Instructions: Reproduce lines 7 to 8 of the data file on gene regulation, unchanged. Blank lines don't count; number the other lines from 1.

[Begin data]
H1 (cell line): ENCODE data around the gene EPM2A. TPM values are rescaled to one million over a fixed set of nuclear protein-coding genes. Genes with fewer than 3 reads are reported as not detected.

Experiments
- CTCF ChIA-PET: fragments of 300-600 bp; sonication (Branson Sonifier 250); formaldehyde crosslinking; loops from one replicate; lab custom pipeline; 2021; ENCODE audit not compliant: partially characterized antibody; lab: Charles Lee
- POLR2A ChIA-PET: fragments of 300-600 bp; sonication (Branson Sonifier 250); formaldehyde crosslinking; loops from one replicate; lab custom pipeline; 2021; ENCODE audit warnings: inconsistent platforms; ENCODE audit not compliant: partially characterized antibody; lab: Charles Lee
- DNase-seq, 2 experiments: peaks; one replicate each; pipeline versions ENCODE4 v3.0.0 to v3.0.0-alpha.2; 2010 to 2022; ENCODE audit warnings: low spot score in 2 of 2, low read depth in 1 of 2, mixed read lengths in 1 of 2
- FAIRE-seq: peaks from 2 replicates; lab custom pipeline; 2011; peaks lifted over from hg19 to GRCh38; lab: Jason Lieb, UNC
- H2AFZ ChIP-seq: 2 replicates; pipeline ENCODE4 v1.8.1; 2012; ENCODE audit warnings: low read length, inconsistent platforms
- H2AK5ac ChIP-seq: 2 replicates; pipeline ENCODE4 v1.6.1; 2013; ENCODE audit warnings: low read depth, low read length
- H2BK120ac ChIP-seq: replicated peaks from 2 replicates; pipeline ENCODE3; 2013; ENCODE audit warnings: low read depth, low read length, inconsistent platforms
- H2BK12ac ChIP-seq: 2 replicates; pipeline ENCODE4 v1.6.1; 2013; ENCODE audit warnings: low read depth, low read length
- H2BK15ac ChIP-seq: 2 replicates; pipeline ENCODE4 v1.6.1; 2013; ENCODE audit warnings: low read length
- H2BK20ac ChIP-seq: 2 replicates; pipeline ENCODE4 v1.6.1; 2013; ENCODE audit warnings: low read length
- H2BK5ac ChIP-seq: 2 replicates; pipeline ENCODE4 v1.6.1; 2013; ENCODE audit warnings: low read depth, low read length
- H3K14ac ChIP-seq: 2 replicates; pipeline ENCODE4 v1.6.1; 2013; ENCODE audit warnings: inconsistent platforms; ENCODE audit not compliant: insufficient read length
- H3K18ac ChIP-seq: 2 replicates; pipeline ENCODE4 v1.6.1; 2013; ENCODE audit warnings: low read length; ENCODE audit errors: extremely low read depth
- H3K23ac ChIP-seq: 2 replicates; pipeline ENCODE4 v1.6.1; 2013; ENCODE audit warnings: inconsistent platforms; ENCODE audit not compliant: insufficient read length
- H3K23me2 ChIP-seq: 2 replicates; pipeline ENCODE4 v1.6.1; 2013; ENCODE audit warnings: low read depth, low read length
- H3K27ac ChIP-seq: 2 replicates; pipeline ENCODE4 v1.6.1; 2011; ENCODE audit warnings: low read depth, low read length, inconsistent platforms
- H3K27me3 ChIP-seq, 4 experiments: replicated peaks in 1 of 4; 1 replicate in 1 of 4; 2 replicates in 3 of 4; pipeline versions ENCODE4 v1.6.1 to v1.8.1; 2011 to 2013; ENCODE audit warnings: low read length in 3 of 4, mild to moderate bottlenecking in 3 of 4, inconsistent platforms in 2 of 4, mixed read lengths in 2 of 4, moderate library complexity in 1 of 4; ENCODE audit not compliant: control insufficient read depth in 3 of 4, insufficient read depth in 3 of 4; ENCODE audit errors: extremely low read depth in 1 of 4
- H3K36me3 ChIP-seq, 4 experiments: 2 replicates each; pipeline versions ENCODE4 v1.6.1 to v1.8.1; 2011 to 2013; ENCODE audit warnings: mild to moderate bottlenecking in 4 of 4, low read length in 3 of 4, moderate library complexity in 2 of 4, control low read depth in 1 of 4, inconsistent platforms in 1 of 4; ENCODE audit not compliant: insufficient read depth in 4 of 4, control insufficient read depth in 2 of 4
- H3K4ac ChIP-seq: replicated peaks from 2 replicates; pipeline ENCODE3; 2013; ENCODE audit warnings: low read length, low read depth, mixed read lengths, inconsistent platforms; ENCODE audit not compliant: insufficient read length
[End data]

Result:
- H2AFZ ChIP-seq: 2 replicates; pipeline ENCODE4 v1.8.1; 2012; ENCODE audit warnings: low read length, inconsistent platforms
- H2AK5ac ChIP-seq: 2 replicates; pipeline ENCODE4 v1.6.1; 2013; ENCODE audit warnings: low read depth, low read length